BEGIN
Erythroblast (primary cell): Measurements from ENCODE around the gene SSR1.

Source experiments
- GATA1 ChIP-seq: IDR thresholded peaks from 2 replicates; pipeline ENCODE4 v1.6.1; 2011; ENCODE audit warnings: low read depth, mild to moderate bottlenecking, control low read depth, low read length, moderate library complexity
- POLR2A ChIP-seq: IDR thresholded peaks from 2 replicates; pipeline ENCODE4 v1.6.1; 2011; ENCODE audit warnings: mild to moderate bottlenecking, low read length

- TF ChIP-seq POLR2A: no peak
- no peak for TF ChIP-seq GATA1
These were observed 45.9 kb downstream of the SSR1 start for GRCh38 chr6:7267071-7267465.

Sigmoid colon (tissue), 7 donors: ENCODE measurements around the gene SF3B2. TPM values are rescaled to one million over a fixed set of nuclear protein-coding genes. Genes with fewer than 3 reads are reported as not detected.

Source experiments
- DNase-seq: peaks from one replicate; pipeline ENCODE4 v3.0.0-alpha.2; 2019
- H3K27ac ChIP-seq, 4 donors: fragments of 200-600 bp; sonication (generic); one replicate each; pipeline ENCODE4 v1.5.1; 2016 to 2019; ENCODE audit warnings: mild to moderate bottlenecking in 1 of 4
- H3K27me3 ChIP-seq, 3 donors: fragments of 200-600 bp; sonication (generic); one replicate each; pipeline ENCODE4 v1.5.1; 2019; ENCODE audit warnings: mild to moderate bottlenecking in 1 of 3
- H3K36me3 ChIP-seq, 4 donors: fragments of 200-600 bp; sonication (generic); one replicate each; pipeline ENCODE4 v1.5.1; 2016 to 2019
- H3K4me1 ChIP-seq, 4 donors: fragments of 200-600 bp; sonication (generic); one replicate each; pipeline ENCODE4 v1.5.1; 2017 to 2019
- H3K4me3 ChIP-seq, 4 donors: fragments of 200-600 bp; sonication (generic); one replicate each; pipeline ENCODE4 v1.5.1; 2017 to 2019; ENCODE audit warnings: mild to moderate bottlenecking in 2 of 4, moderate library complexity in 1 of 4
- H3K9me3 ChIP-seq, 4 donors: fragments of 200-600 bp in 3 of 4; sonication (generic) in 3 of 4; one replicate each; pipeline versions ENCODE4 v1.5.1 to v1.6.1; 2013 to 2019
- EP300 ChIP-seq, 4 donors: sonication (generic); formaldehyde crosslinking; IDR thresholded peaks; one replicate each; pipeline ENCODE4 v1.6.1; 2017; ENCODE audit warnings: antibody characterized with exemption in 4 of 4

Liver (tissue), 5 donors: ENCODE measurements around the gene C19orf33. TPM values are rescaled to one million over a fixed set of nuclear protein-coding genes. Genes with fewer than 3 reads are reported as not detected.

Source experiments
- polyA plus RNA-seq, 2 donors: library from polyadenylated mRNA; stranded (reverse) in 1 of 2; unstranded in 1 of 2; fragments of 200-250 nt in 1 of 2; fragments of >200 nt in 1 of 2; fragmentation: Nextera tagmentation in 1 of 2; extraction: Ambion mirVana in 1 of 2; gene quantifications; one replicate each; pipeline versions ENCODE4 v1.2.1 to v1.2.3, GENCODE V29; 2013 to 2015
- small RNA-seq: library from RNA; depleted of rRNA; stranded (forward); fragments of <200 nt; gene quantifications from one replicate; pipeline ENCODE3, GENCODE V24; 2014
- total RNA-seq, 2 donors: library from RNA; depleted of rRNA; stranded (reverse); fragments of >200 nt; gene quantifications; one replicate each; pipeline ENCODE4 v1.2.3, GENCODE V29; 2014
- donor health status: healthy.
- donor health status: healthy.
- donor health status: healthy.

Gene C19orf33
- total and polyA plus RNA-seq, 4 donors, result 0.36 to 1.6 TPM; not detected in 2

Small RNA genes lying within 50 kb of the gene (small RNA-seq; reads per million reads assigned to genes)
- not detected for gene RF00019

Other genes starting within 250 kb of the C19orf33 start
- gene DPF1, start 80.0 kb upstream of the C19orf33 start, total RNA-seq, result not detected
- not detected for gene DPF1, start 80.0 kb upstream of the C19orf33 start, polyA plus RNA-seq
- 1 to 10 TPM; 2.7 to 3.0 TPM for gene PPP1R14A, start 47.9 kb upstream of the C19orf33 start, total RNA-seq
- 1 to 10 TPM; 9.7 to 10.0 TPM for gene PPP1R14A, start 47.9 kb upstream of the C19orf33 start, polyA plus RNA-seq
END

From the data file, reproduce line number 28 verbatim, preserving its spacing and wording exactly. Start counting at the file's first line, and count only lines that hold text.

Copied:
Small RNA genes lying within 50 kb of the gene (small RNA-seq; reads per million reads assigned to genes)